Is Big Data Dead? MotherDuck Raises $47M to Prove It

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Big data is dead. Or so says MotherDuck, the builder of a serverless analytics platform based on DuckDB. The company’s founders say they learned from real-world users that a vast majority of workloads do not require the high overhead costs of big data distributed computing thanks to recent hardware advances.

“The fact is, ‘Big Data’ is dead; the simplicity and the ease of making sense of your data is a lot more important than its size,” said Jordan Tigani, CEO and co-founder of MotherDuck in a release.

Tigani’s company has just raised $47.5 million and is partnering with DuckDB Labs (founded by DuckDB’s creators) to build a serverless cloud analytics platform based on DuckDB. The company says the funding will be used to further this collaboration, as well as build out its engineering and GTM teams.

“Laptops today are faster than a data warehouse. With advances in hardware, distributed computation is no longer necessary for most workloads,” said Tigani. “Cloud data vendors are focused on the performance of 100TB queries, which is not only irrelevant for the vast majority of users, but also distracts from vendors’ ability to deliver a great user experience. We are taking the power of DuckDB and combining it with serverless analytics to help scale up and scale down with ease.”

DuckDB is an open source, in-process database similar to SQLite for analytics workloads. According to MotherDuck, the SQL OLAP database management system has garnered widespread adoption based on its ability to run everywhere (browsers included), query data from anywhere without preloading it, and execute quick analytical queries based on up-to-date academic research. OLAP workloads are complex with long-running queries that process significant portions of a stored dataset, and changes to the data are made with several rows being appended, or large portions of tables being changed or added at the same time, according to DuckDB.

“To efficiently support this workload, it is critical to reduce the amount of CPU cycles that are expended per individual value. The state of the art in data management to achieve this are either vectorized or just-in-time query execution engines. DuckDB contains a columnar-vectorized query execution engine, where queries are still interpreted, but a large batch of values (a “vector”) are processed in one operation,” says DuckDB’s website. “This greatly reduces overhead present in traditional systems such as PostgreSQL, MySQL or SQLite which process each row sequentially. Vectorized query execution leads to far better performance in OLAP queries.”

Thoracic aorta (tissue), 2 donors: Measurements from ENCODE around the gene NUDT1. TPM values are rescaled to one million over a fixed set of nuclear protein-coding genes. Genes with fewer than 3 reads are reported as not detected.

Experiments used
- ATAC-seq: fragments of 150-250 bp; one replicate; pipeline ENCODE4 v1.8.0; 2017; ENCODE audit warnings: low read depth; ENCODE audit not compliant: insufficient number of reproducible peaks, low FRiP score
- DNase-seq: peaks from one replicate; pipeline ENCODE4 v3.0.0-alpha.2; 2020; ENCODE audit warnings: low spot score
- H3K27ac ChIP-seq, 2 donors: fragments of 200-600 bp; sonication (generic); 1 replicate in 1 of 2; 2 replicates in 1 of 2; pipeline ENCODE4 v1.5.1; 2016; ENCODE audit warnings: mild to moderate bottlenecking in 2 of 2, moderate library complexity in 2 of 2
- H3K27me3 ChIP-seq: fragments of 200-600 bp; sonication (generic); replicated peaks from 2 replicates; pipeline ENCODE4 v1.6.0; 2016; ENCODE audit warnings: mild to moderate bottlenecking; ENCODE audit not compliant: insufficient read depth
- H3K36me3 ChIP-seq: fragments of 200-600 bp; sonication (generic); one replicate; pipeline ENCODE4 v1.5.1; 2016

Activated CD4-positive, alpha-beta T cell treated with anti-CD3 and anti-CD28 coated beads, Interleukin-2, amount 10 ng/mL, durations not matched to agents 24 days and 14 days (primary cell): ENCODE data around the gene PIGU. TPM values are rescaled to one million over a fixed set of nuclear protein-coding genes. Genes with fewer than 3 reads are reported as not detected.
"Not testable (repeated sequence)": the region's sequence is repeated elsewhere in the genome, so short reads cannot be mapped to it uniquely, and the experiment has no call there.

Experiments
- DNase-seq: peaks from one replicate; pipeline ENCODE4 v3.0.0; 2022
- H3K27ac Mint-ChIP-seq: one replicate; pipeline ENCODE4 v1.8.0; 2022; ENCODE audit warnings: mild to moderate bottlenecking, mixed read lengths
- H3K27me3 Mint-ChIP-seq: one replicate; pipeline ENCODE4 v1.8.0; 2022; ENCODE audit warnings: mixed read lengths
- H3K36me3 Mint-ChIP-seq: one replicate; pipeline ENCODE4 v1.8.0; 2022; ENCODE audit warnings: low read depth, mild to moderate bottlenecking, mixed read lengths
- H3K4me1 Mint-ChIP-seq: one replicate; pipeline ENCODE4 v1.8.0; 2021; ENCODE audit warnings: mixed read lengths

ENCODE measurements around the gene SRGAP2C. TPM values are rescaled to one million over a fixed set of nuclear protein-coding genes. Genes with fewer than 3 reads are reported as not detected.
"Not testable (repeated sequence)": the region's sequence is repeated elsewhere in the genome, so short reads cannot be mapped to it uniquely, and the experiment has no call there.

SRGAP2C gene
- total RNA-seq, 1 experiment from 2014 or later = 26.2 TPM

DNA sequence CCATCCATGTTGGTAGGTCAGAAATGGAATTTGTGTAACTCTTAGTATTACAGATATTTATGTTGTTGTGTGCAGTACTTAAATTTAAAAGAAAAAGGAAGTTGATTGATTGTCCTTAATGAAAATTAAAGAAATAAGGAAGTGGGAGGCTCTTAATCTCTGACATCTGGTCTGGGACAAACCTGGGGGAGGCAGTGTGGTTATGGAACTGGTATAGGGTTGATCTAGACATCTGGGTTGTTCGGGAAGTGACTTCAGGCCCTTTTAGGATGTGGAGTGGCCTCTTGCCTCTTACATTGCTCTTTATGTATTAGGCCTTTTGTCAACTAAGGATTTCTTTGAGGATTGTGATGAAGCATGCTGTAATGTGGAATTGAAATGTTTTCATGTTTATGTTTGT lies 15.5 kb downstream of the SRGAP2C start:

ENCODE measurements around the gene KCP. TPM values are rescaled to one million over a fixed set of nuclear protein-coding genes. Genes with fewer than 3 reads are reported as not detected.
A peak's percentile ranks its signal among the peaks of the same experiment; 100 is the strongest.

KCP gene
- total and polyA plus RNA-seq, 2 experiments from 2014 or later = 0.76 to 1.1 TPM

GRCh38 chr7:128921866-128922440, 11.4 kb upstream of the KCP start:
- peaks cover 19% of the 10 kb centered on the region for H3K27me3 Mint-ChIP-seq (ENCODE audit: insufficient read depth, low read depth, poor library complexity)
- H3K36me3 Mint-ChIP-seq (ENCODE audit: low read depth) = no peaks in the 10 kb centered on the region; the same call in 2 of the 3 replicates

In a company blog, DuckDB Labs commented on the vision of the partnership with MotherDuck: “When the first ideas that eventually led to DuckDB were thrown around, we went against the prevailing wisdom in both industry and research that only massive scale and distributed data processing would be the way forward. From our interactions with data practitioners, we became convinced that while massive datasets exist, they are mostly found in organizations that already have the technological expertise to handle them anyway. We bet on efficient and ergonomic single-node analytics, and we are very happy that the MotherDuck team shares this vision, especially given the team’s background.”

DuckDB Labs was founded by Hannes Mühleisen and Mark Raasveldt to provide services and development for DuckDB. Mühleisen and Raasveldt were researchers in the Database Architectures research group at Centrum Wiskunde & Informatica (CWI) when they released the first version of DuckDB in 2019.

“DuckDB got its name because I used to have a pet duck,” Mühleisen said in a CWI-authored profile on the company. “Ducks are amazing animals. They can fly, walk and swim, and they are quite resilient to environmental challenges. So, they are the perfect mascot for a versatile and resilient data management system.”

Interest in DuckDB is growing, as evidenced by this meme found on Twitter.

Interest in DuckDB seems to be growing. According to MotherDuck, DuckDB’s DB Engines score is growing at 40% each month, while its Python distribution sees 400K downloads in the same time.

MotherDuck’s $47.5 million in funding is comprised of a $35 million Series A round led by Andreessen Horowitz that follows a $12.5 million seed round led by Redpoint Ventures, bringing the total valuation of the company to $175 million. Other investors include Madrona, Amplify Partners, and Altimeter.

“We see tremendous potential in MotherDuck – not just in the market they represent, but in the caliber of talent that is building this game-changing platform,” said Tomasz Tunguz at Redpoint Ventures. “We’re excited to partner with the team and bring the power of DuckDB to more people than ever before.”

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